avengers infinity war poster 2And now, the end is near

And so I face the final curtain

My friend, I’ll say it clear

I’ll state my case, of which I’m certain

If you’re looking for my usual marketing recap on Avengers: Infinity War, this week’s biggest release, you’ll find it spread across two outlets.

For The Hollywood Reporter I covered the primary marketing elements such as posters, trailers and TV spots. Meanwhile over at Adweek I went a bit more in-depth than usual on the movie’s promotional partnerships and the efforts supporting those partnerships.

Even with all that there were some elements I usually include that didn’t make into either of those two pieces. So, using those as starting points, here’s the rest of what the marketing campaign looked like.

Media and Publicity

Everyone had been talking about it beforehand and the cast was constantly asked for details while they were promoting other movies, but the first actual pop for the movie itself came when Marvel released a sizzle reel on the occasion of filming starting. That video was dissected in scores of ways for all possible clues and hints as to the story by the entertainment press.

The next major pop in publicity came at Disney’s 2017 D23 event, where the cast appeared and shared details about the upcoming movie. A sizzle reel of early footage showed off some of what fans could expect, including Captain America’s status as the story picks up, the addition of new villains fighting for Thanos and more.

A couple interviews popped in late summer of last year, seemingly just to keep people talking about the movie. That included Brolin talking about how much fun he had on the set and Bautista gushing about working with Downey Jr. and others.

A massive Vanity Fair cover story contained a number of nuggets and insights about this movie and the future of the Marvel Cinematic Universe. While there was a heavy emphasis on the role producer Kevin Feige has played in the films, it was also made clear that this is very much the endpoint for the first decade of movies, capping various stories and resulting in at least some, if not most, of the characters moving off the stage as actor contracts expire. The countdown to the end continued with a massive “class photo” featuring most every actor and director who’s been involved in any of the MCU films to date. A later short video thanked the fans for their support over the course of a decade and almost 20 films. Another had various members of the cast talking about how fun it was to work with each other.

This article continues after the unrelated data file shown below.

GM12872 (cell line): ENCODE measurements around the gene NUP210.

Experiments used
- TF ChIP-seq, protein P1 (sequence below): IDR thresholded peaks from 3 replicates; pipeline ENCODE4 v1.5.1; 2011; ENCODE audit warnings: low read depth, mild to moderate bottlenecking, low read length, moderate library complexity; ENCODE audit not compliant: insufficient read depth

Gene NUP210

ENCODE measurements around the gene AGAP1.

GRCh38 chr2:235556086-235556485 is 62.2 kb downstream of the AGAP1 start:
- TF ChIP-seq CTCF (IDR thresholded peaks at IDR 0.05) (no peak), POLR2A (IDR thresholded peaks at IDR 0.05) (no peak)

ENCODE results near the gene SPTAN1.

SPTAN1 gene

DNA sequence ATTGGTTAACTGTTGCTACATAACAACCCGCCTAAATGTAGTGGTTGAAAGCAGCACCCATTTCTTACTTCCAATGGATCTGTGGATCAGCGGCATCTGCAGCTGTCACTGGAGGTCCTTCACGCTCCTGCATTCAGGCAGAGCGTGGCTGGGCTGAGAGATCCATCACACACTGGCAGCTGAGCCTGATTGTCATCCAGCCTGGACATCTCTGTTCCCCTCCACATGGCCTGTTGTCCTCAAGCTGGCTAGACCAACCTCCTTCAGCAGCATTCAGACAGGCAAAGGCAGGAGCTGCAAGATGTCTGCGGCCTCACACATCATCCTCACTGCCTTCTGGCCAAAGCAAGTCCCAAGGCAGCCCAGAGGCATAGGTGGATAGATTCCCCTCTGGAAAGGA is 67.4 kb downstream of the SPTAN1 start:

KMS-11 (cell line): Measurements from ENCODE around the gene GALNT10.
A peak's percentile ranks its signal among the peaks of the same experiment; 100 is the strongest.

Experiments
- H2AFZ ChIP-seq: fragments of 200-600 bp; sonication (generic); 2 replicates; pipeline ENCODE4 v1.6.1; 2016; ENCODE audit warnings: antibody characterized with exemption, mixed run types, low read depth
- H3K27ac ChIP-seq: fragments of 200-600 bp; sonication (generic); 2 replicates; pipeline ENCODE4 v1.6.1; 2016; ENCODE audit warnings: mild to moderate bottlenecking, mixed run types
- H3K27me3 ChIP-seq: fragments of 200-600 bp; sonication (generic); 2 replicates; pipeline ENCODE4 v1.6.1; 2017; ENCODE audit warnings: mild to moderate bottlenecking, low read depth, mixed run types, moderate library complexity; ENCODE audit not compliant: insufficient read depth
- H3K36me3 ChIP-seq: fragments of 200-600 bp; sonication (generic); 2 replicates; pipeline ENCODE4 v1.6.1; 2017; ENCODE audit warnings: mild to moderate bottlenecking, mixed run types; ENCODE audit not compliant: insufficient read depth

At the end of February – *very* close to release for such a big shift – Disney announced the movie was moving up a week from early May to late April. That was widely seen as the studio wanting to get out of its own way a bit and give Solo, coming just a few weeks later, a bit of breathing room.

Entertainment Weekly gave attention that even by its standards was huge, with 15 different covers showing off all the characters in an issue that was filled with interviews and other information. That included: Details on Iron Man’s new armor, a look behind-the-scenes, insights on Thanos’ motivation, what characters might not live through the movie, how Wakanda’s role in Black Panther sets the stage for this movie, how Jon Favreau started the MCU on a lark, what Cumberbatch thought of the scale of the story, and more.

Later on EW announced it would offer a collectible book containing all of its Infinity War-related coverage and more.

In addition to that the Russos were out making other news as they talked about how this movie connects to their other two (as well as the MCU as a whole), what other movies inspired this one and more. After the release of the second trailer and the theatrical poster everyone picked up these comments from the Russos addressing the notable absence of Hawkeye from the marketing to date. A series of “Empire” covers lead to some controversy as Elizabeth Olsen took issue with the obvious photo manipulation of her, something the magazine claims didn’t come from them.